By on May 6, 2013

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Tesla is changing course with its lease/financing plan, with CEO Elon Musk tacitly admitting that Tesla got it wrong the first time around.

Initial calculations of the Tesla “lease” program included some overly optimistic values for things like gas prices as well as how much one’s time was worth (and this, how that could be saved by not having to fill up with gas). According to Wired magazine, the new calculator is much more grounded in reality, with Musk describing the changes himself

“Everything except gas prices are off by default on the new payment calculator on the website…We’ve changed the defaults to be more conservative. [In the original calculator] we included too many non-financial elements.”

Tesla has also managed to extend the financing terms from 63 to 72 months, while Musk’s resale value guarantee has now been extended to be better than “any premium sedan made in volume,” with low volume high performance models specifically excluded.

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11 Comments on “Tesla Revises Financing Plan...”


  • avatar
    gslippy

    The resale value may be still dubious, but at least Tesla is showing that it’s a learning organization.

  • avatar
    Nicholas Weaver

    Having a realistic calculator is a big improvement [1]

    And the residual guarantee is actually pretty interesting. The S-class/7-series/A8/Jag depreciate like stones, so I have a feeling this will cost Tesla nothing: the only way I’d see a Model S depreciating faster in 3 years is if Tesla went bankrupt, so the guarantee would be worthless anyway.

    [1] Although a much bigger would be talking to Kawasaki or Yamaha about designing and building a $5000, 40 hp generator/range extender for the frunk. If they did that, I’d have my order in for one.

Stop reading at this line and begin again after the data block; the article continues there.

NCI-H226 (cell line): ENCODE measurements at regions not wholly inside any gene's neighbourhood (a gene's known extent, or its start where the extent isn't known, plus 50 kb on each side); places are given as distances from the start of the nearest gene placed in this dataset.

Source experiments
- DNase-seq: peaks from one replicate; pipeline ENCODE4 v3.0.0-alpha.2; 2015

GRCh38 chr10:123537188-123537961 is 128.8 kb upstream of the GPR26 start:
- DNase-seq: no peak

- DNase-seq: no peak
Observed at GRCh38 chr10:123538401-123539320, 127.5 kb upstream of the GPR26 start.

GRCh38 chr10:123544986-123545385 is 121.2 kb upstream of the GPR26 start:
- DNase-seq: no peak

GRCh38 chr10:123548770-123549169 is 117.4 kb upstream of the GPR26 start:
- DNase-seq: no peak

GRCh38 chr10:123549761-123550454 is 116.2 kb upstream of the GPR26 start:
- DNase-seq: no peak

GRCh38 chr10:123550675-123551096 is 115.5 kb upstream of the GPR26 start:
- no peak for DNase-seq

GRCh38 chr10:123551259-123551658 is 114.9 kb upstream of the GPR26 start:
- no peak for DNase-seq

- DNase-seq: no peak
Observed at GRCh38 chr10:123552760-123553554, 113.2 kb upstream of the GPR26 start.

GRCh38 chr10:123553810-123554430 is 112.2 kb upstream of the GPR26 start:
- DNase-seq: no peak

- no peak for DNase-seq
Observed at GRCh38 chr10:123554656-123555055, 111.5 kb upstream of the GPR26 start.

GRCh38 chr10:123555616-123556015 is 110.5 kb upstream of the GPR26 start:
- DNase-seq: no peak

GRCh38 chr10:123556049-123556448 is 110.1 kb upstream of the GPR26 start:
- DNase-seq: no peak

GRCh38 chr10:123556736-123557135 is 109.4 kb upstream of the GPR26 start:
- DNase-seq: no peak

• 0 avatar
      Scoutdude

      $5000 that would generate some huge profits.

      • 0 avatar
        Nicholas Weaver

        Not TOO much: You’re talking something in volume and technology about equivalent to a 500cc motorcycle.

        Where the profit would come from is WITH a range extender, the Model S could easily kill the S-Class, 7-series, A8, etc as an all-around car, and would come dreadfully close to hurting the E-class, 5 series, etc…

        • 0 avatar
          mcs

          ” WITH a range extender, the Model S could easily kill the S-Class, 7-series, A8, etc as an all-around car”

          Do you have any marketing research do back that up? For distances beyond the range of a Model S, most people I know, including myself, would fly or put the miles on a rental (usually free because of accumulated points) rather than use any personal car, ICE, or electric. For me, if a Tesla was my only car, my Hertz on-demand key fob and an airplane are the only range extenders I need.

        • 0 avatar
          CJinSD

          Would the range extender come with a roof rack for the luggage that would be displaced from the trunk? Nothing says luxury like a roof-top carrier.

          • 0 avatar
            wumpus

            Or you try to take out half the batteries and cram it in there. Working around an existing platform is always much more of a pain than when they started with a clean sheet of paper.

    • 0 avatar
      healthy skeptic

      @Nicholas

      40hp to push a 4000+ lb car? (Actually, with a generator it’d probably be a 5000+ lb car.) No thanks!

      Tesla was right to leave out the range extender and concentrate or performance. You can have a range extender, and you can have high performance, but not both. Fisker proves that.

      • 0 avatar
        Luke42

        It doesn’t need to push the car. It needs to match the car’s average energy usage. The battery provides energy for acceleration, which is slowly charged back after you let off the gas. A 40HP engine running at WOT is.probably about right for a big car on the highway.

        My ScanGage estimated that my old Ranger used 20-something HP on the highway. It had a curb weight of about 3300lbs and truck-like aerodynamics.

  • avatar
    Scoutdude

    How does the value of one’s time, or gas prices for that matter, affect the lease rates and financing? Sure the price of gas affects the potential savings in operating cost vs an ICE powered vehicle but that is independent of the cost of the vehicle, residual value and interest rate/money factor.

    • 0 avatar
      Luke42

      It doesn’t.

      If you’re as busy and rich as Elon Musk, then it effects your personal bottom line. It may also be true for some of just customers.

      The rest of us just make time for household chores and don’t worry about it too much.


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